Vandalia Coal company, who owns thirty
mines, stated today that his company
would not Join with the other operators in
abolishing the check off and the mines of
that company would continue to operate.
At Ooakland City today the association
mines are Idle, while the fndept-ndtnt mines
LIBEL CHARGE AGAINST EDITOR
Goveraor Haskell Caaars Arrest
O. K. Benedict of Oklahoma
OKLAHOMA CITY. Aug l.-Omer K.
Benedict, editor and owner of the Oklanoma
City Times, was today Informed by the
sheriff of the eour.ty that Governor Haskell
at Guthrie had sworn out another warrant
for his arrest on a charge of criminal libel.
Editor Benedict voluntarily started for
Guthrie to surrender and give bond.
The alleged libel was contained In aa
editorial of yesterday, charging Governor
Haskell with association In the Oklahoma
Central railway receivership.
Editor Benedict was arrested yesterday cn
a similar cnarge and released on bo. id.
FIGHT OVER LOW KANSAS RATE
Western Paisenaer Aaaoelatlom Ob
Jeeta to Hock lalaad tnte
TOPEKA, Kan.. Aug. H. The Western
Passenger association today notified the
Rock island road that their advertised
rates of one and one-half fares for the
Kansas state (air was premature and
illegal. Other Kaunas roads protested
strongly against the reduction from 1
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r JXl, 6 a. r.i...
3 4 7 a. m...
8 a. m...
r rf Ss. m...
2fso 1 P- tn...
Jrr 2 p.m...
TV 4 p. m...
5 p. m...
p. m. . .
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1 p. m...
VT1CA, N. T., Aug. lS-In nne Of the
briefest speeches ever dellverd by a
candidate for so h'.gh an office. James
Schoolcraft Sherman at noon todiy ac
cepted the nomination of the republican
party for the vice presidency.
He spoke from a flag" decked stand in
front of his home In Genesve street and
was surrounded by party leaders from dif
ferent sections of the country and by cn
enthusiastic nonpartisan crowd of friends
and fellow townsmen.
The nomination was tendered by a com
mittee appointed at the Ch'.rngj convention
In June. Senator Julius C. Burrows of Michi
gan, being the chairman and spokesman.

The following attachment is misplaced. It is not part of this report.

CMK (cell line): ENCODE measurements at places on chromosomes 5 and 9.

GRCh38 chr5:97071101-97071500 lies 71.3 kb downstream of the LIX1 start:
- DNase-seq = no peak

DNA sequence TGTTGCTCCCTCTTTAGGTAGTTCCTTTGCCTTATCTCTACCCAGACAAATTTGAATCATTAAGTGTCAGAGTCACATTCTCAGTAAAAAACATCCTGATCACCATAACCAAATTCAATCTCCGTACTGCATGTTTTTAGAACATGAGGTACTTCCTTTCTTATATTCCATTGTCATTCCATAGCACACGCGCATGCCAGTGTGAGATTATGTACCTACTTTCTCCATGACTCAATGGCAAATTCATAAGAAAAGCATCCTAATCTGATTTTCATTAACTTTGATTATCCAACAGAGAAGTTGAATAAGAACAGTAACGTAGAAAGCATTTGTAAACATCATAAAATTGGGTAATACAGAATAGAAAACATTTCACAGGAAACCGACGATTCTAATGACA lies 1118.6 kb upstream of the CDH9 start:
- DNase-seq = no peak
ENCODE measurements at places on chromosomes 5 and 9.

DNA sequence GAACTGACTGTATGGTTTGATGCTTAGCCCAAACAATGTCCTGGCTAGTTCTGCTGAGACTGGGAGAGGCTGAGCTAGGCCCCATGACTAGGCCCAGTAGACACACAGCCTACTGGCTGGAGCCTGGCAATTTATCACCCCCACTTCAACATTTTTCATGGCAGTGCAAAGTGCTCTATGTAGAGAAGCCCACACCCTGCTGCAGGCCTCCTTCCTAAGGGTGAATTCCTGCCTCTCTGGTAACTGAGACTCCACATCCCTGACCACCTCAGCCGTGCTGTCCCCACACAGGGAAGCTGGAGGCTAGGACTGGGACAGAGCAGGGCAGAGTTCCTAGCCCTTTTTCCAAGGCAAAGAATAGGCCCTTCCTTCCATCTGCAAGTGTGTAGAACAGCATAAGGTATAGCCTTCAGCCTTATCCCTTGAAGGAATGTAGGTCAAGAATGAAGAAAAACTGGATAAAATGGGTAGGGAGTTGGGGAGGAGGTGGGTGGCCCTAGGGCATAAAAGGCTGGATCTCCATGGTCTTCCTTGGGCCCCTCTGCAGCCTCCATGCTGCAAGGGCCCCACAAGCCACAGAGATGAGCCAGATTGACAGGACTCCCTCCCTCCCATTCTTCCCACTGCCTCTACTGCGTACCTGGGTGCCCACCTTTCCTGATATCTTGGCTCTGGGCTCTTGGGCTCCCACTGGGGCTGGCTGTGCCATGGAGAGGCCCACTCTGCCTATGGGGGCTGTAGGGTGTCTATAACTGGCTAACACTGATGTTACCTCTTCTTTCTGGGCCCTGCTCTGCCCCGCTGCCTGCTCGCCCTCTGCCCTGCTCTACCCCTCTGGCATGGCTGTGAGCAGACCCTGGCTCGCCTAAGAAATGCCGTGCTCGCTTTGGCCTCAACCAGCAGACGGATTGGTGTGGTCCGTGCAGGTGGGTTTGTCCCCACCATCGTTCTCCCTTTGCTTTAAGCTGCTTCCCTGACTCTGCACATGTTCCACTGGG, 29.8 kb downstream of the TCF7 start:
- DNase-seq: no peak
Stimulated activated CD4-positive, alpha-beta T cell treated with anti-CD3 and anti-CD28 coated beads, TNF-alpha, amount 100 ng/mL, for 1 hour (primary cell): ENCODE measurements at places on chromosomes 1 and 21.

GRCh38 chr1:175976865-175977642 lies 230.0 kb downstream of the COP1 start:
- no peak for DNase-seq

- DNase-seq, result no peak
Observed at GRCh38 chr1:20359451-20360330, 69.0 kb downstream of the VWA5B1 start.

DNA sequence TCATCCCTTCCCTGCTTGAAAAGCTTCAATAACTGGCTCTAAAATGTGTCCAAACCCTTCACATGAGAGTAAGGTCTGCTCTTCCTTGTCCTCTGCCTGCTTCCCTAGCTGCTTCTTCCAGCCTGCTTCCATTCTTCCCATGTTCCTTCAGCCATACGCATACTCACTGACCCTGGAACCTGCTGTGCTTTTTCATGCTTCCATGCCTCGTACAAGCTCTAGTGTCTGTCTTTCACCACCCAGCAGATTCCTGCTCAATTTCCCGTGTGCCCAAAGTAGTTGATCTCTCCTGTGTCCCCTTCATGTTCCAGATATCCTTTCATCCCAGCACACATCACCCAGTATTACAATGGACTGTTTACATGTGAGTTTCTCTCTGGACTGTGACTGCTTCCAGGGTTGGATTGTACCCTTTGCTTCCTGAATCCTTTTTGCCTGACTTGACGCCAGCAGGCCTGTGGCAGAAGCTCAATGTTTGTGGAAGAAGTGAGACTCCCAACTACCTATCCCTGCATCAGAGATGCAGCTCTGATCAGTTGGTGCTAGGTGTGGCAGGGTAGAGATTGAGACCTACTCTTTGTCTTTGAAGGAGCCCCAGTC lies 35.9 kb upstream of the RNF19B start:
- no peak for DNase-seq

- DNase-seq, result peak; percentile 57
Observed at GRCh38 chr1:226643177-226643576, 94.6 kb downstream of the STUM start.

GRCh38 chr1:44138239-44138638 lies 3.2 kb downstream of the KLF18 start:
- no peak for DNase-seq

There were brief sdJresses also by Sec
retary of State Root, by President M. W.
Stryker of Hamilton college, from which
Mr. Sherman was graduated; By Mayor
Thomas Wheeler of Vtlca nd by Clurles
8. Slmomls, chairman of the local recep
tion committee. Mr. Shern.an, In his ad
dress of acceptance, followed the example
of Mr. Taft In pledging the allegiance of
any administration with which he may
have to do to the polities of President
Roosevelt. He declared there was no
issue as to whether or not "the people
"Surely the people shall rule," said Mr.
Sherman, "surely the ptople have ruled,
surely the people do rule."
Casting thus aside the campaign slogan
raised by Mm Bryan, the republican vice
presidential nominee asserted that , the
"overshadowing Issue" of tho campaign
really Is "shall the administration of
President Roosevelt be approved?"
Mabscrtbea to Chicago Platform.
Mr. Sherman made no attempt to dis
cuss In detail any of the Issues raised in
the party platforms, contenting himself
with the declaration that he subscribed
fully snd heartily to all that had been
written Into the Chicago statement of
principles and to all that had been said
by Mr. Taft In his speech accepting the
presidential nomination. He referred to the
democratic party as "an aggregation of
experimental malcontents and theorists,
whose only claim to history is a party
name they pilfered." .
The ceremonies at the Sherman home
were preceded by band concerts In the
downtown squares, a parade of the city
fire department, a vice presidential salute
of nineteen guns snd a parade of the gaily
uniformed Conkllng Unconditional In
escort of the members of the notification
committee from Bagg square. Genesee
street from the railroad tracks to the
Sherman home and beyond was lined with
thousands of people. As many as could
get within Ji eating or seelna; distance latrr
gathered about the 8herman lawn, almost
completely blocking all street traffic
Aside from the formal exercises of noti
fication, the committee In charge en
deavored to make the celebration non
political. Mr. Sherman appeared to be In
the best of health.
Secretary Root's speech was a personal
tribute to Mr. Sherman. He did not entir
into a discussion of party Issues In any
Cheers When Sherman Speaka.
It was 12:45 o'clock when Mr. Sherman
rose to accept the nomination tendered by
Senator Burrows and he was greeted by
prolonged applause. Frequently during his
brief speech he was Interrupted by hand
clapplngs and cheers, the demonstration
being renewed when he concluded.
Rev. Oliver A. Kingsbury of New Hart
ford, N. Y., Mr. Sherman's birthplace,
offered the opening prayer.
At the conclusion of the notification cere
monies this afternoon Mr. Sherman was
presented with a magnificent gold-lined
silver loving cup, standing nearly eighteen
Inches high and mounted on an ebony ped
estal. It was a tribute from his asso